Again, an infected prostate could be the cause here, but it could also be done to an undetected STI, like chlamydia. If you suspect Leukocytospermia could be the culprit of your semen’s colour change, speak to your doc ASAP and get yourself booked in for an STI test – as untreated sexually transmitted infections can cause infertility down the line. 

 

Pink, red or brown semen colour  

If there is a pink, brown or red tinge to your semen, it’s probably a sign that some blood has made its way in there. This can be scary but don’t panic – there could be a simple explanation. 

If you’ve recently had surgery or a biopsy on your prostate, there could be some residual blood that has snuck into your semen – but this should resolve itself as you heal. Another cause could be a particularly vigorous sex session (or masturbation if you’re riding solo) – especially if you haven’t ejaculated in a while.  Again, this shouldn’t be a cause for concern (although it might be a sign you need to be coming more often!)

 Our old sexually transmitted mates, also make their way onto this part of the colour spectrum. STDs like herpes, chlamydia, and gonorrhoea can cause blood to appear in your semen – along with a bunch of other not nice symptoms. As a general rule, if things aren’t looking right with your semen colour, go and get a quick STI test just in case.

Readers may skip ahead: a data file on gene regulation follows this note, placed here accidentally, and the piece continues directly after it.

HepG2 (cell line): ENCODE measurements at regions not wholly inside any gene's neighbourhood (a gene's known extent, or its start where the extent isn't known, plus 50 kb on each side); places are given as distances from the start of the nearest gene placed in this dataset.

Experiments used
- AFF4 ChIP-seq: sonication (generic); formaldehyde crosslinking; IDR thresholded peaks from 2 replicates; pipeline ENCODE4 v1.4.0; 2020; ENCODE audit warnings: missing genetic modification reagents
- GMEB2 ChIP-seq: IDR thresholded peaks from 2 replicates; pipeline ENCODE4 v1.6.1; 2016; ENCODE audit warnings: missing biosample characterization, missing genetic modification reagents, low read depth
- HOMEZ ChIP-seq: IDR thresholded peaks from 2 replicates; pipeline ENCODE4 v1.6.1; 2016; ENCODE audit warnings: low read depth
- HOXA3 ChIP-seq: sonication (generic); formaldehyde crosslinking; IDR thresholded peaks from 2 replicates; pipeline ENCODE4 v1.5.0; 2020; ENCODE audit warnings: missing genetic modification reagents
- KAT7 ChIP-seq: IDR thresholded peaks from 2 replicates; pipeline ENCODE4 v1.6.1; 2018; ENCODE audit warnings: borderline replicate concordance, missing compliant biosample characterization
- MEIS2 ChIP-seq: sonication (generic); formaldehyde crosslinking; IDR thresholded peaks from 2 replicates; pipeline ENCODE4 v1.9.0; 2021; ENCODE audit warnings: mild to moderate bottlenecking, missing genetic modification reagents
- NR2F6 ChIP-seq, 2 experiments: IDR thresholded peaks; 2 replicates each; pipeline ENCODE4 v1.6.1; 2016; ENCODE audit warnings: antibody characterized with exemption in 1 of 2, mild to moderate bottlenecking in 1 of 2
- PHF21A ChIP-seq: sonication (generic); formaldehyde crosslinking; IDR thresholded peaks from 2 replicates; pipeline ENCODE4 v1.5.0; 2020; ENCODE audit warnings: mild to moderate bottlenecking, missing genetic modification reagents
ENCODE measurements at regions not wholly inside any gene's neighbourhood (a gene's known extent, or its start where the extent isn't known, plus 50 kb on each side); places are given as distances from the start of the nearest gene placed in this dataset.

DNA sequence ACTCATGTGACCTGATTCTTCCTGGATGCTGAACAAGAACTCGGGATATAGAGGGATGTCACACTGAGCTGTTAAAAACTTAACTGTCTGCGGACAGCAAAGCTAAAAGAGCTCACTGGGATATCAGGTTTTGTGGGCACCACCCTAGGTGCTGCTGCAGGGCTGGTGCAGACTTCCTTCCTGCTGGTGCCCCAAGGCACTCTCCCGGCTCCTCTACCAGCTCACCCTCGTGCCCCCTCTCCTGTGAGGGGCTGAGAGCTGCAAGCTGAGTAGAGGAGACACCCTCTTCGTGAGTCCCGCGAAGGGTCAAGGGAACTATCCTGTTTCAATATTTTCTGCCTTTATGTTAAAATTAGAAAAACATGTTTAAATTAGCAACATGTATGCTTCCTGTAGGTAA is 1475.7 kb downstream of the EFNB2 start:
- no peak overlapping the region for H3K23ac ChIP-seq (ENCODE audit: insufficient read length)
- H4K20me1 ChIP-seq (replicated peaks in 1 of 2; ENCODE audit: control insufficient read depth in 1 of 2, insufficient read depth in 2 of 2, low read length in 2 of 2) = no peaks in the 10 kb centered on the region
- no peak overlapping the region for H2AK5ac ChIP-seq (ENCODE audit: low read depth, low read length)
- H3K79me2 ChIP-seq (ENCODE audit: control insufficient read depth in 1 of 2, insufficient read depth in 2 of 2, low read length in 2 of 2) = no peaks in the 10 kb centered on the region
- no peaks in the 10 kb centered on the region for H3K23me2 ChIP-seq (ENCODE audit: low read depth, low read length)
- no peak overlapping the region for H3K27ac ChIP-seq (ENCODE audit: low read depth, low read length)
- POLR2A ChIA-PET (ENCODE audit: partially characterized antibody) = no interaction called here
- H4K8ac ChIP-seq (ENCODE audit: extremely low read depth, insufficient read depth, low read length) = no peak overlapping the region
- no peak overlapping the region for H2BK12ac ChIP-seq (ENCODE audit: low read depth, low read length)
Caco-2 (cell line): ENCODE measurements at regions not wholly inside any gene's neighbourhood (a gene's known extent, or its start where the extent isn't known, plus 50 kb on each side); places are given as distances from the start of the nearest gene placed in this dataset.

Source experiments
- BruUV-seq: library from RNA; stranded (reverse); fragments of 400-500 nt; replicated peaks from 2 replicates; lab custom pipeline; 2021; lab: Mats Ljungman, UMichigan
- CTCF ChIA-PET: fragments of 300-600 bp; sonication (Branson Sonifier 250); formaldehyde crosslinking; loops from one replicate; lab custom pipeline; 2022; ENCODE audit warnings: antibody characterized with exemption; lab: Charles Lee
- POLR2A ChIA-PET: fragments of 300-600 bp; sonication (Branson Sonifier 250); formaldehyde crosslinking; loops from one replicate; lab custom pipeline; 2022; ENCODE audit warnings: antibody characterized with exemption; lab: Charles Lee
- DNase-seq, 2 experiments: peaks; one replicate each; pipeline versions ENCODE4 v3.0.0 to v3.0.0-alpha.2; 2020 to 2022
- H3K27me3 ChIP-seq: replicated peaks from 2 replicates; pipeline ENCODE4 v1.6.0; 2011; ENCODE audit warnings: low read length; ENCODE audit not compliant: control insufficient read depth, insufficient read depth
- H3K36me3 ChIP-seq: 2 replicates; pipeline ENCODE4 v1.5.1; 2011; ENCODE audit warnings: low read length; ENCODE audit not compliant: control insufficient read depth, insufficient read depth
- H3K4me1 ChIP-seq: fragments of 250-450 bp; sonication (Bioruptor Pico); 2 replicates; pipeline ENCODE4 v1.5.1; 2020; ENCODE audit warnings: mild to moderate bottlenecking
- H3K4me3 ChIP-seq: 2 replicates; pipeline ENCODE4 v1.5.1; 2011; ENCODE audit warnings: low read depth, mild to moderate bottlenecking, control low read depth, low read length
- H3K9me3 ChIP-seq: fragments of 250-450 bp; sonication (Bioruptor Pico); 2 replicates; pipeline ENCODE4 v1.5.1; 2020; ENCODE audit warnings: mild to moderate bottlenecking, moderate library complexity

In very rare cases, blood in your semen can be a sign of testicular, prostate or urethral cancers. Obviously, that’s not something you want to think about – but it’s always better to investigate than bury your head in the sand. If you’re experiencing regular blood in your semen and notice other symptoms like pain in your balls, bum or abdomen then get on to your doctor straight away,  

 

Brown or Black semen colour 

Now, this is incredibly rare – and we appreciate no one wants to see black stuff coming out of their penis – but if this happens it’s usually down to old blood that has got into your urethra. If this is the case then take the same advice as we laid out above – and be aware of other symptoms you could be experiencing. 

The other thing that could be causing this semen colour phenomenon is a spinal cord injury.   Doctors are unsure exactly why this can happen but think that it may have something to do with a seminal vesicle malfunction – as these are some of the glands responsible for semen production. If you’ve experienced a recent spinal cord injury, you’re likely already in regular contact with your doctor  – so it might be worth mentioning this to them.   

The topline is that if you are at all concerned about the colour of your semen, check in with our doctor immediately. Men so often put these things off but getting medical advice will either put your mind at ease or get you the support you need faster – so it’s a win/win either way.

And remember – the colour of your semen doesn’t necessarily tell you what’s going on with your fertility. If you’re concerned it’s taking longer than you would like to get pregnant – or you’re just curious about how your swimmers are doing – check out our at home sperm tests.